Hiriko: Making Urban Mobility Sustainable
The car is specifically designed for short intra-urban trips.
Studies confirm that 80 percent of car trips in urban areas involve a single person.
(Photo: © Hiriko (Afypaida))
By Catherine Jewell, Communications Division, WIPO
The world’s cities are under pressure. With the urban population set to rise to 4.9 billion by 2030, the race is on to find ways to reduce their ecological footprint. The estimated one billion plus vehicles on the roads means city planners are looking for solutions to the widespread, chronic problems of urban congestion and pollution. The Hiriko Mobility Project, unveiled in Brussels in late January 2012, offers some hope of a way forward. The project is not only delivering the world’s first sustainable urban vehicle, it also seeks to modify the mobility habits of city dwellers and to create opportunities for regional economic development.
Launched at European headquarters in Brussles, the futuristic, pod-like Hiriko was hailed as “a giant step forward in urban mobility” by European Commission President José Manuel Durão Barroso.
Some 10 years in the making, this brainchild of researchers at the Massachusetts Institute of Technology (MIT) Media Lab in the United States has been spun out and developed by a consortium of seven firms in Spain’s Basque region, namely, BRW-Basque Robot Wheels, Forging Products, Guardian, Ingeinnova, Maser Mic, Sapa and TMA. The project is being coordinated with Etud Ibérica, by the Denokinn Center (the Basque Centre for Social Innovation, Entrepreneurship and New Business Development) under the direction of AFYPAIDA, an association dedicated to promoting the Spanish auto industry. The Hiriko, which stands for “urban car” in Basque, is set to go into production in 2013. An estimated 9,000 units will be produced annually by 2015 under different franchises in Europe and the United States.
Compact, Cutting-edge and Clean
When parked the Hiriko shrinks to a third of the length
of a conventional car, making it possible to fit three of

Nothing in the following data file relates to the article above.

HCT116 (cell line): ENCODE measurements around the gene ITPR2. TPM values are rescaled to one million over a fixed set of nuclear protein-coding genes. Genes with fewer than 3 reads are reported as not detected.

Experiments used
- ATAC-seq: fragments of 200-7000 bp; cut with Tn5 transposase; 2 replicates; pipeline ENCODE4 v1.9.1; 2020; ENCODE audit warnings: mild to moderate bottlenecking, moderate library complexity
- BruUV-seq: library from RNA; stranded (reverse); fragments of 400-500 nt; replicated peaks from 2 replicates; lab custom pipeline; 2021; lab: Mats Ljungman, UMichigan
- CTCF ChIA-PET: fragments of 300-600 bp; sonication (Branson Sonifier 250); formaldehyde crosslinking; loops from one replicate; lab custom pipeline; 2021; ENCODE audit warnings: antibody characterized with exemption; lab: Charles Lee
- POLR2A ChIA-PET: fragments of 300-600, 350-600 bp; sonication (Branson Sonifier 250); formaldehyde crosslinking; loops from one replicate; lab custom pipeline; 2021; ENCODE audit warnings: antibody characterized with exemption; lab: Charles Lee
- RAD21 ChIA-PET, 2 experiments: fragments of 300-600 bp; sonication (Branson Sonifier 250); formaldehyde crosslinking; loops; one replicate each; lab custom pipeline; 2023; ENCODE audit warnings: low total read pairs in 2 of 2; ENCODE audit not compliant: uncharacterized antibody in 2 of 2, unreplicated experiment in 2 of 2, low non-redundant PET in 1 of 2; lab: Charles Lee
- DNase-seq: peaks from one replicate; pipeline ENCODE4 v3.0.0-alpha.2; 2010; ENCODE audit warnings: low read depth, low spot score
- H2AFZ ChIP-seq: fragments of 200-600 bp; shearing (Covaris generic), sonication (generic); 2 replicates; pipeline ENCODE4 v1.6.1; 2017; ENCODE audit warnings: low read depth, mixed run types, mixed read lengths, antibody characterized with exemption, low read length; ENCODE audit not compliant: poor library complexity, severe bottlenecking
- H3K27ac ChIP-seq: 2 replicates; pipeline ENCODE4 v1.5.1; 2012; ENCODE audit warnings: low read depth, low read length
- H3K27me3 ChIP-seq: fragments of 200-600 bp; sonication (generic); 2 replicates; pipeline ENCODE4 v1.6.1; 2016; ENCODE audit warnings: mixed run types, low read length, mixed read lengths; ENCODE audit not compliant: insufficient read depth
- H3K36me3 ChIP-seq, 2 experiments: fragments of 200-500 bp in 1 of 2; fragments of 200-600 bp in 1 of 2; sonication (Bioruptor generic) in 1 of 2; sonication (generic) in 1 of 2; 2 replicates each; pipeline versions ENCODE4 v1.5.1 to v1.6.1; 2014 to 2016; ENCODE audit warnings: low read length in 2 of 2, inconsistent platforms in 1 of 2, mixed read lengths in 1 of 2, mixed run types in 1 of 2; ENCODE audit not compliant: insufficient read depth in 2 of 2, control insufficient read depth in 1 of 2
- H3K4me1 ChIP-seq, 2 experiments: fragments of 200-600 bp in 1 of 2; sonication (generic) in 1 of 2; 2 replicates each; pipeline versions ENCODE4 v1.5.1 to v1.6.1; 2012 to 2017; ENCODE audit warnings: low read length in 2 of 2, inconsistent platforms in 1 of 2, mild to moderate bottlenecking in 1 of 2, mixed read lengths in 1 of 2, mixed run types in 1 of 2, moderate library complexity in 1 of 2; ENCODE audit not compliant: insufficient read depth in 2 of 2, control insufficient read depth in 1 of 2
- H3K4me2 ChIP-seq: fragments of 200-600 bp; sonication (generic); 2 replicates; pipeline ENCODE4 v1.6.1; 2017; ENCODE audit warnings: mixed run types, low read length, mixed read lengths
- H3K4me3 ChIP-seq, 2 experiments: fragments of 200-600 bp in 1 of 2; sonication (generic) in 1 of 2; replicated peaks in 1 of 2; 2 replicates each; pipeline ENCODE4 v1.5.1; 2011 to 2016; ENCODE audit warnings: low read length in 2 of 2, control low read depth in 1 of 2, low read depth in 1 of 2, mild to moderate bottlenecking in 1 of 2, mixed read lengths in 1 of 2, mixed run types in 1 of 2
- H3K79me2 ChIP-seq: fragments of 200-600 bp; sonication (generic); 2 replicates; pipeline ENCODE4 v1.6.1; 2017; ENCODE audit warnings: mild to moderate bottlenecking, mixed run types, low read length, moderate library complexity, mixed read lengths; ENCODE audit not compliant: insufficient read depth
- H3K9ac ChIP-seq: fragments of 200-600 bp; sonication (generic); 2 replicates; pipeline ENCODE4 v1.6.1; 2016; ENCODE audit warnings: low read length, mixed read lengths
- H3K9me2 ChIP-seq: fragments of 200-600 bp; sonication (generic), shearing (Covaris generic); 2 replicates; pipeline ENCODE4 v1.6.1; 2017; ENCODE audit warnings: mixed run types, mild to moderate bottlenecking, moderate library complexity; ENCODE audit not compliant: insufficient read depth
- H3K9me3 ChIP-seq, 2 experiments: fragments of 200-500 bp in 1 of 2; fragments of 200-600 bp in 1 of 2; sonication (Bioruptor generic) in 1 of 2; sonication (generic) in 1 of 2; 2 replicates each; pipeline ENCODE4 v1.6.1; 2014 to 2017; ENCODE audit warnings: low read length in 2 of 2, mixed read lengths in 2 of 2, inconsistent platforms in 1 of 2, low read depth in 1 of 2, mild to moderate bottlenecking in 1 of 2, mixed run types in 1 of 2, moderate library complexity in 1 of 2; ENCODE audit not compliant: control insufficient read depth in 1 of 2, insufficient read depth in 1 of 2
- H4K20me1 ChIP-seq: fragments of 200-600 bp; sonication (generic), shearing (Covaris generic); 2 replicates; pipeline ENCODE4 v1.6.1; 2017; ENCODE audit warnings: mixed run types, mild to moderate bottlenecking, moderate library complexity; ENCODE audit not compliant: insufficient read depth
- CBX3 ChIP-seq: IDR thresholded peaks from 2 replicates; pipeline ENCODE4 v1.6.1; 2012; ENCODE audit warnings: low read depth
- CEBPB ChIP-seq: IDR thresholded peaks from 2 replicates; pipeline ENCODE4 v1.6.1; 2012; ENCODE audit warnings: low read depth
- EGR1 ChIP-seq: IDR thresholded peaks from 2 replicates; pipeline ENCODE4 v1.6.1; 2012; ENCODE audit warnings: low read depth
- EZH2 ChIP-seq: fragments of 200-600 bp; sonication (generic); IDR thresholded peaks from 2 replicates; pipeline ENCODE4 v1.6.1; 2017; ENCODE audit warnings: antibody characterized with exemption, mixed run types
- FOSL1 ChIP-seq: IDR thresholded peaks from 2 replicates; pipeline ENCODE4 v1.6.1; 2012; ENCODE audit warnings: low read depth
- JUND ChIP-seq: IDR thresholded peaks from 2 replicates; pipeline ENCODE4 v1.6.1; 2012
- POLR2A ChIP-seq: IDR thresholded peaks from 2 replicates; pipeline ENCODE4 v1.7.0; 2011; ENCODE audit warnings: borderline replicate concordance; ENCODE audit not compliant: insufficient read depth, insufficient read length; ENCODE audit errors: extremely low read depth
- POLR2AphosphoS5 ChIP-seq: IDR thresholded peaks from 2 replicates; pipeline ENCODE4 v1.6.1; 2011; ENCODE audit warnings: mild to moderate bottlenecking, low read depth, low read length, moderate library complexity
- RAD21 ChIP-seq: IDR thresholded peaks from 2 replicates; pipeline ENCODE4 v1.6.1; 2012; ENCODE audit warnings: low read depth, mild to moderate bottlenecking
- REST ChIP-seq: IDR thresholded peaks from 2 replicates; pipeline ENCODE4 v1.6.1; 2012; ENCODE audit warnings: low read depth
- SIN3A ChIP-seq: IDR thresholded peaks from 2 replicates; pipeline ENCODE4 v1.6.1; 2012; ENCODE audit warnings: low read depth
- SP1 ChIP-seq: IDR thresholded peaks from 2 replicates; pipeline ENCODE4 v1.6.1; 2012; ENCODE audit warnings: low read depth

them into a single parking space.
The Hiriko is designed specifically for short intra-urban trips and to alleviate congestion, parking problems and tailpipe emissions in urban centers. Its radical design, which shifts the drive to the car’s wheels, reduces its parking footprint. When parked it collapses to a third of the length of a conventional car, making it possible to fit three of them into a single parking space. Passengers can easily exit the car from the front using its retractable windshield. The back compartment provides generous storage space and is also easily accessible.
Unlike conventional vehicles, the Hiriko does not have a central engine or traditional power train but is powered by four in-wheel electric motors. “Each wheel unit contains a drive motor (which also enables regenerative braking), steering and suspension and is independently digitally controlled,” the MIT design research team explains. This means the vehicle can spin 360◦ on its own axis, move sideways into parallel parking spaces or change lanes moving sideways.
The Hiriko’s innovative navigational systems include a “haptic” steering mechanism (a tactile feedback technology) that assists drivers and offers the possibility of electronically adjusting driving speeds to city limits. Its revolutionary ergonomics provide for a fully integrated sound system and a touch screen central console with instant access to practical urban information (e.g., nearest parking, best routes) and cultural and entertainment options via mobile phone and the Internet.